If by some supernatural power everyone on earth were forced to tell the truth, we would undoubtedly have worldwide chaos, the end of civilization as we know it — within an hour!
What are poor Christian sheep to do in the midst of all these wolves? Sadly, too many, with wholesome sincerity, try to "believe all things" as the "love chapter" (I Corinthians 13) seems to admonish. But the application of biblical truths takes balance, wisdom and sometimes painful experience. What with statements like "turn the other cheek," "render unto Caesar that which is Caesar's" and "let every soul be subject unto the higher powers," the Christian dove finds himself all too often at a distinct disadvantage — unnecessarily so.
The Prince of Peace, the Lamb of God, the Son of Man and the Son of God only "believed," "turned," "rendered," or "was subject unto" when His judgment of truth (and prophetic necessity) in a situation required it. The world is full of liars, con-men (and women), thieves, hucksters, perverts, rebels, sadists, baiters and "sons of Belial"! Of this Jesus was not unaware.
You don't think He was fooled when people called Him "Master" and then proceeded to ask Him a trick question, do you? Do you think He paid tax on the bread and fish He multiplied for the five thousand? How about the time He fled through the midst of a crowd that was about to throw Him off a cliff before His time to die had come — did He "turn the other cheek" that time? Or how about even the piercing wisdom of noncritical times such as His experience with the "woman at the well"?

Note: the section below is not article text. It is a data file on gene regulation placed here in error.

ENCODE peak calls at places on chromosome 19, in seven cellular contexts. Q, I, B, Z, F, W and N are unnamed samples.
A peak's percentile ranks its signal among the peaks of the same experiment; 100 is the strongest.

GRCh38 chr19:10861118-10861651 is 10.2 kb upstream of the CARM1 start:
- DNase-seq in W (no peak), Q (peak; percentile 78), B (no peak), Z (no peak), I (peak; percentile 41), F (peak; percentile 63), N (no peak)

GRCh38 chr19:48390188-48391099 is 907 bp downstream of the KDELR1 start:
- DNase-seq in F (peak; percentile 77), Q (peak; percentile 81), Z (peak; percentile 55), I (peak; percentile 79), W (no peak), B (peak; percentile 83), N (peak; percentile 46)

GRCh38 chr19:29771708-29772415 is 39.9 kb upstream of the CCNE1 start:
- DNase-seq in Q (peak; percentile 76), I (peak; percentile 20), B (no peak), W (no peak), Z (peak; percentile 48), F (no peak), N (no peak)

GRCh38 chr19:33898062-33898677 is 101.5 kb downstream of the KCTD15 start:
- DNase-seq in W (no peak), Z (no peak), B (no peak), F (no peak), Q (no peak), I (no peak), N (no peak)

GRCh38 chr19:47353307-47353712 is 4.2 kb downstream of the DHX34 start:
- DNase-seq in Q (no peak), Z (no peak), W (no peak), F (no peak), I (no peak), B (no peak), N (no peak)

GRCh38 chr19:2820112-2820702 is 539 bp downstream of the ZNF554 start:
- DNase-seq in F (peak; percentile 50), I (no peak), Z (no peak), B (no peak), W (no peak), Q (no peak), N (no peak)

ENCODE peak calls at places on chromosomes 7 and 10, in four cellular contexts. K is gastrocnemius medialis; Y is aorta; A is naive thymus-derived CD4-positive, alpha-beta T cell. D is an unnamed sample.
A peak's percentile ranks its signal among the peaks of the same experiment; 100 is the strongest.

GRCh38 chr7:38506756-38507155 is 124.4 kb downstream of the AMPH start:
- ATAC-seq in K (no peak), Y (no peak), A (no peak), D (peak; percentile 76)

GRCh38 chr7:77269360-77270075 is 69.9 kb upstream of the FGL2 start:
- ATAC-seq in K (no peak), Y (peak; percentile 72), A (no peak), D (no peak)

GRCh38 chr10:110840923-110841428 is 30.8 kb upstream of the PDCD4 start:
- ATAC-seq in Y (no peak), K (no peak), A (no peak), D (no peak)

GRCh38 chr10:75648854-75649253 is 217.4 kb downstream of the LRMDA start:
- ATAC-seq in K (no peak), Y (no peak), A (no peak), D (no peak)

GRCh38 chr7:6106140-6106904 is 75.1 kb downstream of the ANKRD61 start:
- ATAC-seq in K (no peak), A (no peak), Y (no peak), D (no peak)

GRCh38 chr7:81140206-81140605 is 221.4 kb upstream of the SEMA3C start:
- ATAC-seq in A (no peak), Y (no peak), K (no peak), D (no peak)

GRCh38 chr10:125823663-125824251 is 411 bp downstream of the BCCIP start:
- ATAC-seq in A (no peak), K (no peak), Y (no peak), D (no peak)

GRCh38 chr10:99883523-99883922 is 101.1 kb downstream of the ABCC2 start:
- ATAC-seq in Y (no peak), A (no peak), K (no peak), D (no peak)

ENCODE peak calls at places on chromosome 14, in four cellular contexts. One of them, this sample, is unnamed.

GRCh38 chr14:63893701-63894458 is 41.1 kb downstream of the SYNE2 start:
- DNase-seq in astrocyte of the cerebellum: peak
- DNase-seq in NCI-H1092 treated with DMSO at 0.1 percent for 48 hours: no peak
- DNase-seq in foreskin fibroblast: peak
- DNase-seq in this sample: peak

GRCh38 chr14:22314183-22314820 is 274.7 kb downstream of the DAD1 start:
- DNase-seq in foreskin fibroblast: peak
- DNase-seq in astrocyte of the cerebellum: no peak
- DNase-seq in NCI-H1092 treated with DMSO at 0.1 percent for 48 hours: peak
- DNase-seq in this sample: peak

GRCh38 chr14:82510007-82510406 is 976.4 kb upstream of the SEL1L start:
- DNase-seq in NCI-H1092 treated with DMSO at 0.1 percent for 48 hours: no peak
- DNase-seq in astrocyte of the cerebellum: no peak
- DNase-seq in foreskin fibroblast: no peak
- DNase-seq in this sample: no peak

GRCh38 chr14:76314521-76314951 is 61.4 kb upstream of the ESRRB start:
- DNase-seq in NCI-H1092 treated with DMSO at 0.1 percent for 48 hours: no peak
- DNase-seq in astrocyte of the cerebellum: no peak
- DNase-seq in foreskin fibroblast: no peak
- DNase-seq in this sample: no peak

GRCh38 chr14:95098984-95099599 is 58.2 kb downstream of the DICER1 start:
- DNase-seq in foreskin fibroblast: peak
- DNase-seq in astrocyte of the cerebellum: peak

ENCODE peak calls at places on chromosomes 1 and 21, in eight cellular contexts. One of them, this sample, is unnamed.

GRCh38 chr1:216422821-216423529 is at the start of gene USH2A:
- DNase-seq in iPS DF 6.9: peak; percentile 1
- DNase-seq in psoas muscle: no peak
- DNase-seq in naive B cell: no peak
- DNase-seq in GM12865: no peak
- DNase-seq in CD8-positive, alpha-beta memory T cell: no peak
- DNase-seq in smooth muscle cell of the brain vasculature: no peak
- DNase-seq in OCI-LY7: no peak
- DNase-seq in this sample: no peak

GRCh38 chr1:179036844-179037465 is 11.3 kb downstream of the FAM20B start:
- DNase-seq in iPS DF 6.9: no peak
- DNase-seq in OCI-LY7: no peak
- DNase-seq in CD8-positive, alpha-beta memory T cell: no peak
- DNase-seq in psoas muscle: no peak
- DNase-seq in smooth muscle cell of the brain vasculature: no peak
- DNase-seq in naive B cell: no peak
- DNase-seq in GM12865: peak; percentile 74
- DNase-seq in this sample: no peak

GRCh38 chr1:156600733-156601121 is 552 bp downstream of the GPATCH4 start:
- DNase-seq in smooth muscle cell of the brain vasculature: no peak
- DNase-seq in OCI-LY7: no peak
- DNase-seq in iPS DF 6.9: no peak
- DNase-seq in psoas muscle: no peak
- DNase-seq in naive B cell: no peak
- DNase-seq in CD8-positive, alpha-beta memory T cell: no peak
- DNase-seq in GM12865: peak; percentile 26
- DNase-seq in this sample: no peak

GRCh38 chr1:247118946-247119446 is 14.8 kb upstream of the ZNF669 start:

In that episode He met a Samaritan woman and asked her for a drink of water. She thought it odd that He would even speak to her since He was a Jew, and so she remarked. He took advantage of the situation to pass on to her a few jewels of truth properly wrapped in the symbolic words of "bread" and "water" which He said were guaranteed to keep her from thirst and hunger forever! He then urged her to call her husband to join them. She responded by saying, "I have no husband." To which Jesus agreed, in a way, adding that the whole truth of the matter was that she had had five husbands and that the man with whom she was presently living was indeed not her husband!
So Jesus chose what to believe and what not to — He weighed, judged, perceived, untangled her statements and arrived harmlessly at the truth without swallowing whole any story — in short He read between the lines, as He did with everyone with whom He came in contact throughout His entire life: Read the Book!
So, for balance, let's believe this command of Jesus: "Behold, I send you forth as sheep in the midst of wolves: be ye therefore wise as serpents, and harmless as doves. But beware of men..." (Matt. 10:16-17). Just as good a translation could be "subtle as a snake and simple as a dove," Serpent, snake, Satan, the devil: It's difficult for some Christians to believe Jesus when He commands subtlety — but, as with most things or attributes, it is not the thing or the attribute which is evil of itself, but its use. So Jesus' command also requires the simple-as-a-dove motivation for the use of subtlety! Very wise!
Now life can be much more fulfilling, enjoyable, rewarding, The frustrating burden of belief in every conflicting statement or situation is removed. The effort in thoughtfulness, restraint and caution is more than reward enough, Let's tryout our newfound, yet responsibility-laden, freedom.